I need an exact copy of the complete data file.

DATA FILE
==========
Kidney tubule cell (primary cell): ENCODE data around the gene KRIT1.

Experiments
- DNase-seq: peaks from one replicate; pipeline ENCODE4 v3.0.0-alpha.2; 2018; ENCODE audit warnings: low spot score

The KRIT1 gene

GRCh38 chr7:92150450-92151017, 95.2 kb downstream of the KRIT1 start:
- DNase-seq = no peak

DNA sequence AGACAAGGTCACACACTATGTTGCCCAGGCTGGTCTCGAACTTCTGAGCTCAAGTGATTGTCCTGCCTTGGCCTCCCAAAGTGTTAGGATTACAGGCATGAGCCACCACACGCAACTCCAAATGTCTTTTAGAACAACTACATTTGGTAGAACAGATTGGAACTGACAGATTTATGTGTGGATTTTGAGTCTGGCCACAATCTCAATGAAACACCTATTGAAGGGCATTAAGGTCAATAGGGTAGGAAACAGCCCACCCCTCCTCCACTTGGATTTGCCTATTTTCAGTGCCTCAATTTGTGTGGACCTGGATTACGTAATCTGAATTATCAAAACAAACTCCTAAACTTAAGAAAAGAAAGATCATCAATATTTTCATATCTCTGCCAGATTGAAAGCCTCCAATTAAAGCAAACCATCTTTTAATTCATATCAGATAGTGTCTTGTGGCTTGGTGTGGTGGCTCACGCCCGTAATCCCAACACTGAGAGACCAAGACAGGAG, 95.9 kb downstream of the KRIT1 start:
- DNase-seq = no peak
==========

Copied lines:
Kidney tubule cell (primary cell): ENCODE data around the gene KRIT1.

Experiments
- DNase-seq: peaks from one replicate; pipeline ENCODE4 v3.0.0-alpha.2; 2018; ENCODE audit warnings: low spot score

The KRIT1 gene

GRCh38 chr7:92150450-92151017, 95.2 kb downstream of the KRIT1 start:
- DNase-seq = no peak

DNA sequence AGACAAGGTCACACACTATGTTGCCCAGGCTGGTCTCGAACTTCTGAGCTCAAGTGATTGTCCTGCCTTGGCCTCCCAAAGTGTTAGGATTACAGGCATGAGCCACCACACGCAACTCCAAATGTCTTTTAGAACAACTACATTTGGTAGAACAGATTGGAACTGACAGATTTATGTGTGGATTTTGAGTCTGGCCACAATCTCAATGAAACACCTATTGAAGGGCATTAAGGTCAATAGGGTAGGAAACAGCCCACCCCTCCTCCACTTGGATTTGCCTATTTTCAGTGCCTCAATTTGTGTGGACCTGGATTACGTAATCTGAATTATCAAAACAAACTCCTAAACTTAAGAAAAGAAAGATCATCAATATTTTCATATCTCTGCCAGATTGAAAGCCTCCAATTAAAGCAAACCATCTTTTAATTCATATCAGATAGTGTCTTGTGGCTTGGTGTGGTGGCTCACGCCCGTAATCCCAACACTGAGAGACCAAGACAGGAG, 95.9 kb downstream of the KRIT1 start:
- DNase-seq = no peak